It is estimated that initially as much as ten percent of the world population manifested immunity to the virus. However, as a result of the aforementioned factors, this number was greatly reduced – especially in third world countries where the infrastructure to deal with such a medical crisis was already severely compromised or simply non-existent. As a consequence, we see the demographic makeup of Haven's population reflective of populations that were more economically and technologically advanced at the time of the outbreak. Where state-of-the-art hospitals and medical practices existed and the finances and instruments to deal with major domestic crises were well-established, mortality rates of Immunes were significantly lower than in places like Africa, Asia, and South America.

            While few Immunes of continental Europe survived the Fall and ensuing chaos, a substantial portion of the Immune population of Britain did manage to reach Canada in late 1944. Those who did not succumb in the subsequent fighting that took place in North America during the period between late 1945 and the signing of the Articles of Peace in 1948, were later a part of the exodus to Haven. The largest numbers of survivors, however, originate from the populations of Canada, the United States (including Hawaii), Australia, New Zealand, the South Pacific islands, Japan, and South Africa. Despite this, Haven remains ethnically and culturally diverse – largely because Immunes from other parts of the world had either previously migrated to North America, or because in the wake of the plague's spread to their regions of the planet, they were able to escape and reach the North American continent before the second phase of the Fall.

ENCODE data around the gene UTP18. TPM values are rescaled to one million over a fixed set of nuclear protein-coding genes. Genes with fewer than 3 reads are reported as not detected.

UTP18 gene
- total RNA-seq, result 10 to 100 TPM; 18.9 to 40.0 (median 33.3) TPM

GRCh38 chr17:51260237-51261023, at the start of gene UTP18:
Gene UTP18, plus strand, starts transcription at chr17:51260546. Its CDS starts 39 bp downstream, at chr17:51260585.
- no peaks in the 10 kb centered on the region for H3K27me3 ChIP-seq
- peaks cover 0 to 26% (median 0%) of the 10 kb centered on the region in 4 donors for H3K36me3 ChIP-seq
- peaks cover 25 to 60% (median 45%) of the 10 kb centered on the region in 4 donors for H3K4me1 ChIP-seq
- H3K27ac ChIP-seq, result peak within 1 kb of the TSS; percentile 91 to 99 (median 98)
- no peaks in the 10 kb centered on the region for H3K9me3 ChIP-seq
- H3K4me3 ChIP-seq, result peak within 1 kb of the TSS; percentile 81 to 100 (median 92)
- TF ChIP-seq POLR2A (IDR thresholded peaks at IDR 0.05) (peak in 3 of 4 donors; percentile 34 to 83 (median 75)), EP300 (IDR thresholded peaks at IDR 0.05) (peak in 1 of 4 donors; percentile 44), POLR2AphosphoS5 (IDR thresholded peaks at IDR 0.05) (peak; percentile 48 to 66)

By the time of the Battle of Cypress Hills in Alberta – the last major land conflict between Immunes and Hitler's Nazi vamp forces – it is estimated the entire Immune population had fallen to a mere 1,000,000 men, women, and children. Following the battle this number was further reduced to approximately 800,000. Roughly 200,000 more died before the exodus to Haven, victims of the extreme deprivations of the concentration camps that had been established in Alberta and northern Montana. During the Pacific Ocean crossings to the Central Pacific island archipelago previously known as Aipotu – which took place over the period of late 1948 to early 1950 – more loses were sustained, and in the year following the creation of Haven's first settlements there were still further casualties.

            One year after the official founding of Haven the Immune population is estimated to have shrunk to a level of approximately 500,000 before stabilizing and beginning an upward growth trend that has since continued. The vampire population at this time is assumed to have been only marginally greater than its current 200 million.

             According to official Haven government census figures for the year ending in 2004, the population of the islands stands at 2,056,721. More than three quarters of the current inhabitants of Haven were born in the republic. With the passing of each year, the number of those who knew a life prior to the establishment of the republic grows smaller and smaller, making the securing of historical accounts of the pre-plague world ever more urgent.

            The Haeden University's Margolliean Camera contains several hundred wire recordings of pre-war recollections from citizens, now filed under the university's Living History Program. Further firsthand accounts can be found in the Haven Archives, housed within the West Block of the Haven Parliament buildings on Wellington Boulevard.